Senate Majority Leader Mitch McConnell needs 60 votes
There are only 51 Republicans in the chamber
Now that the House has passed a short-term spending bill on Thursday, the Senate will need 60 votes to move it forward.
It’s a difficult task for Republicans, who only number 51 in the Senate – and not all of them are going to vote for the bill. Even if they did, they’d still need another nine Democrats to reach the magic number of 60.
Here’s a breakdown of the Republican “no” votes and where Democrats stand.
REPUBLICANS VOTING NO ON HOUSE VERSION
Sen. Lindsey Graham (South Carolina) – “I’m not going to vote for a CR.” (Wednesday, to reporters)
Sen. Rand Paul (Kentucky) – He said he’s voting no. (Thursday to reporters)
DEMOCRATS YES OR LIKELY VOTING YES
Sen. Joe Manchin (West Virginia) – “I want to keep the government open. I’m just going to work and work and work to keep the government open.” (Wednesday to reporters)
Sen. Joe Donnelly (Indiana) - “Keeping the government running is our job, and I will vote to keep the government running. I hope that Republicans and Democrats will join together to reach an agreement and avoid a shutdown. We still have that opportunity to prevent a shutdown, and I stand ready to work with anyone.” (Friday in a statement)
Sen. Heidi Heitkamp (North Dakota) – “My vote to keep the government open is not an endorsement for a bill that just kicks the can down the road another few weeks … In fact, it will be the fourth time Congress has punted in five months. Congress has become equivalent to Groundhog Day – the same thing just keeps happening over and over every few weeks without a new result.” (Friday in a statement)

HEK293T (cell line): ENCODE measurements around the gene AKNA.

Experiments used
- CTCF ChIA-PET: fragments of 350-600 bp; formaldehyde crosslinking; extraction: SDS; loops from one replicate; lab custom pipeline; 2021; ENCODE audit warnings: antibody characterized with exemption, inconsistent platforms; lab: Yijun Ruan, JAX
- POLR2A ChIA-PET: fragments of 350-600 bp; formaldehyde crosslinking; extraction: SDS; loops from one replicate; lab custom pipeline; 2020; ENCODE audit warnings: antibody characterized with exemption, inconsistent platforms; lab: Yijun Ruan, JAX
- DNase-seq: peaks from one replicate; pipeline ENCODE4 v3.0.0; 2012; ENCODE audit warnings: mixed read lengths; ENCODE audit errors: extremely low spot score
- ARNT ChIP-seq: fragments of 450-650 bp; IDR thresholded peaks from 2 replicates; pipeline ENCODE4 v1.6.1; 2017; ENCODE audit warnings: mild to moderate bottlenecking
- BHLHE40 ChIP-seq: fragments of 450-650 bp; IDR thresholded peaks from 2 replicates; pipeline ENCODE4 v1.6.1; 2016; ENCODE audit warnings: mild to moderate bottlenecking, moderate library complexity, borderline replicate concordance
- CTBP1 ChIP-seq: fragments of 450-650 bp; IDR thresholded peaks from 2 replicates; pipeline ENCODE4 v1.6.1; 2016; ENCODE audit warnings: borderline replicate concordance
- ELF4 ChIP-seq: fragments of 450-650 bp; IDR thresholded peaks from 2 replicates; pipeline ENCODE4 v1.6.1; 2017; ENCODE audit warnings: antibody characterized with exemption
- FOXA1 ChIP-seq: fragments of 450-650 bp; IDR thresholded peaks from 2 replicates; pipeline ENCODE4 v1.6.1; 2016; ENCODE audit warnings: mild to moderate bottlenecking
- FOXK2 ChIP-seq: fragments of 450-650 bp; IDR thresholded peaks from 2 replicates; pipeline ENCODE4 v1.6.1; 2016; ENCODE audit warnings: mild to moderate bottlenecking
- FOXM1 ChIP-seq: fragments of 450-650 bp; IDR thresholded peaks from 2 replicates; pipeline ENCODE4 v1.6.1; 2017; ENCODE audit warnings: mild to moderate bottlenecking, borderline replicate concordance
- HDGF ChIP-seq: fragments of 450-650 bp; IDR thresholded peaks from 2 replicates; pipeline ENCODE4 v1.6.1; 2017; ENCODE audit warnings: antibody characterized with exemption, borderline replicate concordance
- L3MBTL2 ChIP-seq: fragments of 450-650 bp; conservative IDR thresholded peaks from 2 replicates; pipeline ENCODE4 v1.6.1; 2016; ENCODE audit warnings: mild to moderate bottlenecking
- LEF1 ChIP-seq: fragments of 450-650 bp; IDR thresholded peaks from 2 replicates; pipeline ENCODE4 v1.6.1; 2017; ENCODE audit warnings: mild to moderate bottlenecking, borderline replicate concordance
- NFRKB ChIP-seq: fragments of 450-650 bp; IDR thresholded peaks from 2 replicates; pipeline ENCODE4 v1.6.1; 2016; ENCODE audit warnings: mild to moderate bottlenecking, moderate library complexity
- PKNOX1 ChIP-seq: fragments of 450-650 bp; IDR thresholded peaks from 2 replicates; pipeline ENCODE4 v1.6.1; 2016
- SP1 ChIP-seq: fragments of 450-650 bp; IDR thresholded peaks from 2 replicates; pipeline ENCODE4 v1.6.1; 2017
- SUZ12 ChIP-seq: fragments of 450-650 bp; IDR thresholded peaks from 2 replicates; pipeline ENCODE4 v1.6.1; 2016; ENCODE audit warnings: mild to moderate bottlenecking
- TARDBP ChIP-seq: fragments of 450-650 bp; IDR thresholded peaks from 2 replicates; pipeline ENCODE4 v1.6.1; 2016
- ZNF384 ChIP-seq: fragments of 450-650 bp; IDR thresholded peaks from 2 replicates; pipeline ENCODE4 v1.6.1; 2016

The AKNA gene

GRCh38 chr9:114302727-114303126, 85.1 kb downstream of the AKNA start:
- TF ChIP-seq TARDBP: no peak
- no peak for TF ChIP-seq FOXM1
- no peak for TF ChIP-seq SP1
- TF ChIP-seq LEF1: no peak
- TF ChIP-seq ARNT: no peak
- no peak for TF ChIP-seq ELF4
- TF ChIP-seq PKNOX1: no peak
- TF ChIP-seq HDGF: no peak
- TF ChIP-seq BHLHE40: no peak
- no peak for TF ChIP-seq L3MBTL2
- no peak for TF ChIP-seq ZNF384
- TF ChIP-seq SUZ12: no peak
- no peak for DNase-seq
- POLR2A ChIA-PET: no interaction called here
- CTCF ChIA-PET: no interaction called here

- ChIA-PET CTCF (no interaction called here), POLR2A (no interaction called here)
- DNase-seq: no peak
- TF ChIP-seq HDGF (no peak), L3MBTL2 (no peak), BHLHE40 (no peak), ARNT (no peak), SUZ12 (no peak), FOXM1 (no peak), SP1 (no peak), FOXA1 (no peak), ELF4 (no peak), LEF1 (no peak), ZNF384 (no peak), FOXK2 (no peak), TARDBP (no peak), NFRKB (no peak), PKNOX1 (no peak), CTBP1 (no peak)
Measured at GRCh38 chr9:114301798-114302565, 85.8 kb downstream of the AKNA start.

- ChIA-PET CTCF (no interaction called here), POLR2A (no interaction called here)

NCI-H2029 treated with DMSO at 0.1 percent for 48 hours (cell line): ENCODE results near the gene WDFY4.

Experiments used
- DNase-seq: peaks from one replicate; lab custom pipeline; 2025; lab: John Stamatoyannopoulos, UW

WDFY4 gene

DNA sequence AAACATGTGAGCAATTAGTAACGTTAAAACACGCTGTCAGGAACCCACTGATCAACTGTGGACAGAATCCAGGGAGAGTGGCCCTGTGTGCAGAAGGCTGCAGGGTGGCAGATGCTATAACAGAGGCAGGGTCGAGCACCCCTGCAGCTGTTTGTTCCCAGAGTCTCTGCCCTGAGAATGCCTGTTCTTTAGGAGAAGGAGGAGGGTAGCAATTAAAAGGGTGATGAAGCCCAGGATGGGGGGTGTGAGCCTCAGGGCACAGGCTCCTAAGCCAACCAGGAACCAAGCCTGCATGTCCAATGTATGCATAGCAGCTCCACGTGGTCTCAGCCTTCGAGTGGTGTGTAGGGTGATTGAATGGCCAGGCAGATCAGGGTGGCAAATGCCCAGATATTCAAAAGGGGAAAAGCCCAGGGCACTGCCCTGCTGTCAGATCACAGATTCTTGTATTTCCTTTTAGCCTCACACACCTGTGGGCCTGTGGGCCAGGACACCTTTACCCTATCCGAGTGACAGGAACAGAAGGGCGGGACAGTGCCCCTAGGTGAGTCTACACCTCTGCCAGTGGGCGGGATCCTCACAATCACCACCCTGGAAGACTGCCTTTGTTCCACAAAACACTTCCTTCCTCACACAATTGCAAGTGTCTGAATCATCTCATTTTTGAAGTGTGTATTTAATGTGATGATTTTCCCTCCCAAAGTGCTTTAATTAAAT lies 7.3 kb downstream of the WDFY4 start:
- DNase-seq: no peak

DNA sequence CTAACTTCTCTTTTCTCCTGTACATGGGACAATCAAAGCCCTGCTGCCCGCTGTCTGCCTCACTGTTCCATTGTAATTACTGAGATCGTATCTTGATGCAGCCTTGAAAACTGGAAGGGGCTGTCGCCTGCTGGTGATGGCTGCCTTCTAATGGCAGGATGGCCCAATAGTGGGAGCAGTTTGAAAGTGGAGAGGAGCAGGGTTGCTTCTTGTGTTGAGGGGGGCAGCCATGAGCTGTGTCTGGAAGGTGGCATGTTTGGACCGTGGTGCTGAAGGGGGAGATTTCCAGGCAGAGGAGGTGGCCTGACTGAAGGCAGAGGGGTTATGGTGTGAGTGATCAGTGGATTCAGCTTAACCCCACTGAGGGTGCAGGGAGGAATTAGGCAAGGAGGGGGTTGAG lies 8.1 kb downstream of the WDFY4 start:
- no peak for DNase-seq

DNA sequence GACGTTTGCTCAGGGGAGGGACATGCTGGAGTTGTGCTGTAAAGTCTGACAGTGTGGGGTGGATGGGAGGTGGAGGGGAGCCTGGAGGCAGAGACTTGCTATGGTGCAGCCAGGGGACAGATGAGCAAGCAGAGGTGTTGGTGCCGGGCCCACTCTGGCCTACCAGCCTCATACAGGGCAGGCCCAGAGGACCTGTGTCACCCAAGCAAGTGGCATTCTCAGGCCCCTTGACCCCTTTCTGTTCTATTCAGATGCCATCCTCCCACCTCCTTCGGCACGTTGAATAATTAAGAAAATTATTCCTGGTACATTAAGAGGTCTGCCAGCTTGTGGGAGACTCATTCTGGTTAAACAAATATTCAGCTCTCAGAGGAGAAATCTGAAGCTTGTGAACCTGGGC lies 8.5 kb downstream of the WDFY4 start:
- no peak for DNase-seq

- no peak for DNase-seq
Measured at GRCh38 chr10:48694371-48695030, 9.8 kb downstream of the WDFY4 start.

DEMOCRATS LEANING NO
Sen. Michel Bennet (Colorado) – “I’m very, very unlikely to support that.” (Thursday, to reporters)
Sen. Sherrod Brown (Ohio) – “I’m joining Republicans and Democrats who are calling on Leader McConnell to keep the government open with a clean CR for a few days and allow us to pass a solution that gives Ohio businesses, military installations and families the certainty they deserve.” (Friday on Twitter)
Sen. Patty Murray (Washington) – “There is absolutely no reason for the Republicans who control government to shut it down, and I am hoping they reverse course and work with us—today—to prevent that.” (Friday on Twitter)
Sen. Chris Murphy (Connecticut) -- “Yet another CR, kicking the can down the road, hanging the military and millions of Americans out to dry, is an abdication of our responsibility to govern like adults.” (Thursday on Twitter)
Sen. Chuck Schumer (New York) – “Letting this ambivalence and chaos continue for another month is just not the answer. It’s not a good way to get a deal, and it’s not the right way to run our country, our dear, beloved country.” (Thursday on the Senate floor)
Sen. Tina Smith (Minnesota) – “Our great country cannot be run a month at a time. These short-term budget fixes don’t really fix anything, and we need to get to the negotiating table and come to an agreement on issues that I think, in most part, we already have agreement on.” (Friday on CNN’s “New Day”)
Sen. Sheldon Whitehouse (Rhode Island) – “Everything Democrats want is bipartisan; why not work with us? Ultimatum after ultimatum from Rs, and not one vote yet in regular legislative order on any Democratic amendment on any bill.” (Thursday on Twitter)
DEMOCRATS VOTING NO
Sen. Richard Blumenthal (Connecticut) – “I’ll vote against a short-term spending bill, the fourth in as many months, because it simply kicks the can down the road.” (Wednesday on CNN’s “New Day”)
Sen. Cory Booker (New Jersey) – “I will vote against a clean CR if it does not include DACA, a fix to some of the other things that are high priorities to me. Why are we kicking the can down the road?” (Tuesday)
Sen. Ben Cardin (Maryland) – “I don’t think we should have any CRs. We should have a budget. Why are we doing a CR? Is something going to change in the next four weeks that I don’t know about? We should have a budget.” (Thursday to reporters)
Sen. Tom Carper (Delaware) – He will vote no, according to a spokeswoman.
Sen. Bob Casey (Pennsylvania) – “It’s time to pass a funding agreement that will help the middle class, not a bad deal cooked up by Washington Republicans and special interests.” (Thursday in a statement)